Woodstock Opera House stage dedicated to Welles
The Woodstock Opera House stage was dedicated in honor of legendary film actor and director Orson Welles during a ceremony and celebration Feb. 10.
The dedication is part of a multi year commemoration of Welles by Woodstock Celebrates Inc. The dedication of the stage coincided with the filming of a documentary being undertaken by Academy Award-winning filmmaker Chuck Workman. In 1986, Workman won an Oscar for best live action short film for “Precious Images.” The documentary he is currently filming, which depicts Welles’ life, is titled “The Magician.”
Woodstock Celebrates Inc. is a nonprofit organization made up of Woodstock residents aiming to better associate famous Woodstock figures with the city they once called home.
“In the late 1970s after living in Woodstock for a decade, I became more aware that Woodstock was a very, very special town with a rich historical past and present,” said RB Thompson, president of Woodstock Celebrates. “Also, I noticed that Woodstock didn’t brag about itself, though it had a palpable community pride and spirit. Over the decades, that sense of history has abated noticeably.”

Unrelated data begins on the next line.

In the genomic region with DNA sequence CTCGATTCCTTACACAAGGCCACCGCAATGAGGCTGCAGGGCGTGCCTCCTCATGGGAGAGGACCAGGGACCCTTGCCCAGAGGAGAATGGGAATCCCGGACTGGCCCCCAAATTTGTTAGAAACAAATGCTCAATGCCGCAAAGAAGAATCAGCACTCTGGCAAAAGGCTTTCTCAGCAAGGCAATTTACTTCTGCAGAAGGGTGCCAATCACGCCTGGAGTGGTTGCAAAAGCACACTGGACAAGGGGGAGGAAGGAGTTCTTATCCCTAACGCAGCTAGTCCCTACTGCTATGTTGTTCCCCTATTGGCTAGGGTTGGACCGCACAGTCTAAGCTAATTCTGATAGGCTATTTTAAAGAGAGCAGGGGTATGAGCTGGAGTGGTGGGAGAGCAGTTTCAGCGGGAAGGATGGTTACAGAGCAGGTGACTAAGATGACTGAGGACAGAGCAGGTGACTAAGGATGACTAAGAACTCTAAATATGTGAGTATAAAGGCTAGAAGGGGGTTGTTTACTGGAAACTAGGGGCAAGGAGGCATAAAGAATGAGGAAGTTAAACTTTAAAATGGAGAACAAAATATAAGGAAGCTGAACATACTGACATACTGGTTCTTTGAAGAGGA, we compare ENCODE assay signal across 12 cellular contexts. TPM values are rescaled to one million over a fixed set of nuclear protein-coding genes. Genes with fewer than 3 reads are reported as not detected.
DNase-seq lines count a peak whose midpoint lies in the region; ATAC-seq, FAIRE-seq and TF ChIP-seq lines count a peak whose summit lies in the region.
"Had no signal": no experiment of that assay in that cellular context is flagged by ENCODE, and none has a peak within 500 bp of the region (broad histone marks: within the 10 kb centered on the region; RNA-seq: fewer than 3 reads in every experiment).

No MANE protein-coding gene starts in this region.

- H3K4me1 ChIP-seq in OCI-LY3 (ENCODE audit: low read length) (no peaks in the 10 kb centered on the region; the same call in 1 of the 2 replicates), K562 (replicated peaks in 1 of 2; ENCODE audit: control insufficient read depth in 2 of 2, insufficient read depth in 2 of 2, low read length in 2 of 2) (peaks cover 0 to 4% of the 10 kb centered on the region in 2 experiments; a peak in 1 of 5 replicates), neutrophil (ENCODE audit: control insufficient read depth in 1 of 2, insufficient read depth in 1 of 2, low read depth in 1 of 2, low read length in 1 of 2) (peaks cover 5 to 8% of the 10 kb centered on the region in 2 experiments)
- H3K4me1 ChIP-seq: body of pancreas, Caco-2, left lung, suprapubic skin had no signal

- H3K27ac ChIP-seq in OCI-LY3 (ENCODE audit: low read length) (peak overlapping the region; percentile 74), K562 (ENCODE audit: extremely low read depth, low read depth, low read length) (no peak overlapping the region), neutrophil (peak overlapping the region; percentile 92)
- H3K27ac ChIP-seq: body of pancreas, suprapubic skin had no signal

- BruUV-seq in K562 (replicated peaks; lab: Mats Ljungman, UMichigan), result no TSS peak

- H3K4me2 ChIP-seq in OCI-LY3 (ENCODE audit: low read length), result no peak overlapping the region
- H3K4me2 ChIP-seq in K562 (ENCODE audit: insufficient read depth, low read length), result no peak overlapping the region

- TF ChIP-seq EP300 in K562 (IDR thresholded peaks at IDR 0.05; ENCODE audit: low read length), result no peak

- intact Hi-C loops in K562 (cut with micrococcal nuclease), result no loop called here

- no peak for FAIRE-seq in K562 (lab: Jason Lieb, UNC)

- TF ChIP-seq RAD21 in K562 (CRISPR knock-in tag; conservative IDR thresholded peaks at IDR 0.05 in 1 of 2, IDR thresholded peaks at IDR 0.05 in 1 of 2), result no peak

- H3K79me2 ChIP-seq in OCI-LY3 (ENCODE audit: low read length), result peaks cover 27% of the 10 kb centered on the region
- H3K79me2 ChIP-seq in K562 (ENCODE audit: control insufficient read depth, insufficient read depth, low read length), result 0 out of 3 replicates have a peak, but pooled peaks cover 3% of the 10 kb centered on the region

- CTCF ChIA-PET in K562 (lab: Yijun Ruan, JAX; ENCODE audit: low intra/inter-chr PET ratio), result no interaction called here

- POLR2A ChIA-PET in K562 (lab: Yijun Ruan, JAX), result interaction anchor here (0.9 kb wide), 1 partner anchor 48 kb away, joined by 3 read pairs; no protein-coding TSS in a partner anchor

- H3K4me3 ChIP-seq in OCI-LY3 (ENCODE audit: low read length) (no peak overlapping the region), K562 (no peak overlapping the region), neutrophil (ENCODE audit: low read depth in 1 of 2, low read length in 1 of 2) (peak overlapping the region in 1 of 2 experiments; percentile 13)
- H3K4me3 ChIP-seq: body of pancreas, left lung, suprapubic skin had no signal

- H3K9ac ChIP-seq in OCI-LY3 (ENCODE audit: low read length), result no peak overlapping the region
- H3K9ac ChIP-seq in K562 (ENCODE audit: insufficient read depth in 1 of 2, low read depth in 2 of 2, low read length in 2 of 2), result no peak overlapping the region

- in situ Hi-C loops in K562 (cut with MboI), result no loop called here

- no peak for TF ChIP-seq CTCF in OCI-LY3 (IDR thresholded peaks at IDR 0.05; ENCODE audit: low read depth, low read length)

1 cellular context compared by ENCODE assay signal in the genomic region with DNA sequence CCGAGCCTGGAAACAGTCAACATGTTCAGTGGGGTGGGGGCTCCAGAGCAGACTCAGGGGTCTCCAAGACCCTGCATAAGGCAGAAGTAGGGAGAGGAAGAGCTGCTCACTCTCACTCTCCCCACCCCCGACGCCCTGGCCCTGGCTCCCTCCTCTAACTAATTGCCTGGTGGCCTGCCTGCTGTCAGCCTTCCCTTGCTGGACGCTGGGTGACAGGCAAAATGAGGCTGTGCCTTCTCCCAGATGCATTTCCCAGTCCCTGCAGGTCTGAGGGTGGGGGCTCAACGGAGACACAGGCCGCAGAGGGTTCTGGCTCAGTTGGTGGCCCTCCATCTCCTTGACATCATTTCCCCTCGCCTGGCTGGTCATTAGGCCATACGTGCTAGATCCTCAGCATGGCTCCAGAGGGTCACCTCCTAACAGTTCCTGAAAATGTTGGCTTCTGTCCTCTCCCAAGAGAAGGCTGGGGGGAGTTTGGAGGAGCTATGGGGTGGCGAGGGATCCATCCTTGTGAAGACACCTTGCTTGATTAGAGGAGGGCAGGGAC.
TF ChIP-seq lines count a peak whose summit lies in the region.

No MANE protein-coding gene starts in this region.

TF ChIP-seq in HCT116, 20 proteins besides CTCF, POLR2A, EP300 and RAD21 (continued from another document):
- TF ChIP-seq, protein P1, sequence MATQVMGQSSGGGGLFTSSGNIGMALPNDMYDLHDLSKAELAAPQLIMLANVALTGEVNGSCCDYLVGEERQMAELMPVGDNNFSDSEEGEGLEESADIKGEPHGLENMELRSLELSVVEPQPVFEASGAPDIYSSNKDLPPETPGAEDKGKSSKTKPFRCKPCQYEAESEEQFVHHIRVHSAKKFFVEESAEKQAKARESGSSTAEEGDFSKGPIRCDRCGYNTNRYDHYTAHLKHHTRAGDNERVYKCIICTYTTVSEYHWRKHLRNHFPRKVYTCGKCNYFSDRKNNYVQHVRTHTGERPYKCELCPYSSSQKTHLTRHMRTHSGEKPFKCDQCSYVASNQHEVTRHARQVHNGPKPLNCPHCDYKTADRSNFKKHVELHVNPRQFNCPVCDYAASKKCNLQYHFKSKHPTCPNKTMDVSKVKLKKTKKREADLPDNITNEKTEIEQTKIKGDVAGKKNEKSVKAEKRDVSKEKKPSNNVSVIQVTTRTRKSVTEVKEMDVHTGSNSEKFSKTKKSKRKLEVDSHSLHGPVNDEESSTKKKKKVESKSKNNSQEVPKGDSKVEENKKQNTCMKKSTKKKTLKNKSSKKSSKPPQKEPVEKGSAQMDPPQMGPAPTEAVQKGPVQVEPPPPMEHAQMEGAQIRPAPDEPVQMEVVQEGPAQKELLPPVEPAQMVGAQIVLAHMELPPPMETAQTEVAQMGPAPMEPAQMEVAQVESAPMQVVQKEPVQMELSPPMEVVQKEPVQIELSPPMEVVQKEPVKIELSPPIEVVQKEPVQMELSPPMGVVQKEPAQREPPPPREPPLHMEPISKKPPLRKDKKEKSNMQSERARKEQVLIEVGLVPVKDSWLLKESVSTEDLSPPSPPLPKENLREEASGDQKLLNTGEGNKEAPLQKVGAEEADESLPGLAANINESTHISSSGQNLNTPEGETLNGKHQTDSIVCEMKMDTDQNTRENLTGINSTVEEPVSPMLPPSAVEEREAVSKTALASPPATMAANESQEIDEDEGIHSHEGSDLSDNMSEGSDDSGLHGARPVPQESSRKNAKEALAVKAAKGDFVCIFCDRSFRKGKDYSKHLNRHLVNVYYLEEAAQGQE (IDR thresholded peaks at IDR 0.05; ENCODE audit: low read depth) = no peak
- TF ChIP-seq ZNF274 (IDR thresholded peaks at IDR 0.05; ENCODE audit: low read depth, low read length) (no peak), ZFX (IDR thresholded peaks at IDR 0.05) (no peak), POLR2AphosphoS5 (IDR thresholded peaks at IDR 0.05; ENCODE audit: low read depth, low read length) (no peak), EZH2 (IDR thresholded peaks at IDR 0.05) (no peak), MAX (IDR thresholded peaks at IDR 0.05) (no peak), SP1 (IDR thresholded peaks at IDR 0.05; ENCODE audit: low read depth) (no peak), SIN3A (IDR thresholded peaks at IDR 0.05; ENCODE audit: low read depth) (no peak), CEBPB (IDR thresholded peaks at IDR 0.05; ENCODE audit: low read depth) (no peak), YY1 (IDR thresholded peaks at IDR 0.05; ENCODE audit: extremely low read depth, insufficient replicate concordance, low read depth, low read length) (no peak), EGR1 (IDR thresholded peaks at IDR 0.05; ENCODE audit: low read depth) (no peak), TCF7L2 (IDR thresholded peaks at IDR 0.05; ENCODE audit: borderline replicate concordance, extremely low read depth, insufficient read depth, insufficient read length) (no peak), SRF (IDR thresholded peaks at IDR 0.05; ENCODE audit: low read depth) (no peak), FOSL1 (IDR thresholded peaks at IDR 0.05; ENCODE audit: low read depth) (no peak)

In November, the Woodstock City Council approved the dedication of the Opera House stage and the placement of a plaque to commemorate the dedication. It reads, “Orson Welles first mined the vein of his golden talent in Woodstock as a student at Todd School for Boys. In 1934, at 19, he made his American debut as a professional theatre director upon this stage, now named in his honor.”
During the dedication ceremony, Thompson explained why Welles was chosen as the first person honored by Woodstock Celebrates.
“Because of his international stature in so many areas, we decided to honor him over a two-year period,” Thompson explained. The organization has an eight-page list of potential honorees for future events.
Events on May 16 and 17, 2014, will commemorate the 80th anniversary of the Todd Theatre Festival at the Woodstock Opera House, where Welles began his career as a theater director. The year also marks the 80th anniversary of Welles’ first film, “Hearts of Age,” an 8-minute short filmed in Woodstock, as well as the Todd Press publication of “Everybody’s Shakespeare,” by Roger Hill and Welles. Events on May 16 and 17, 2015, will commemorate Welles 100th birthday. During this event, Welles experts will explain why they believe “Chimes at Midnight” is his greatest film. During both years, the Woodstock Theatre will screen many films Welles starred in or directed.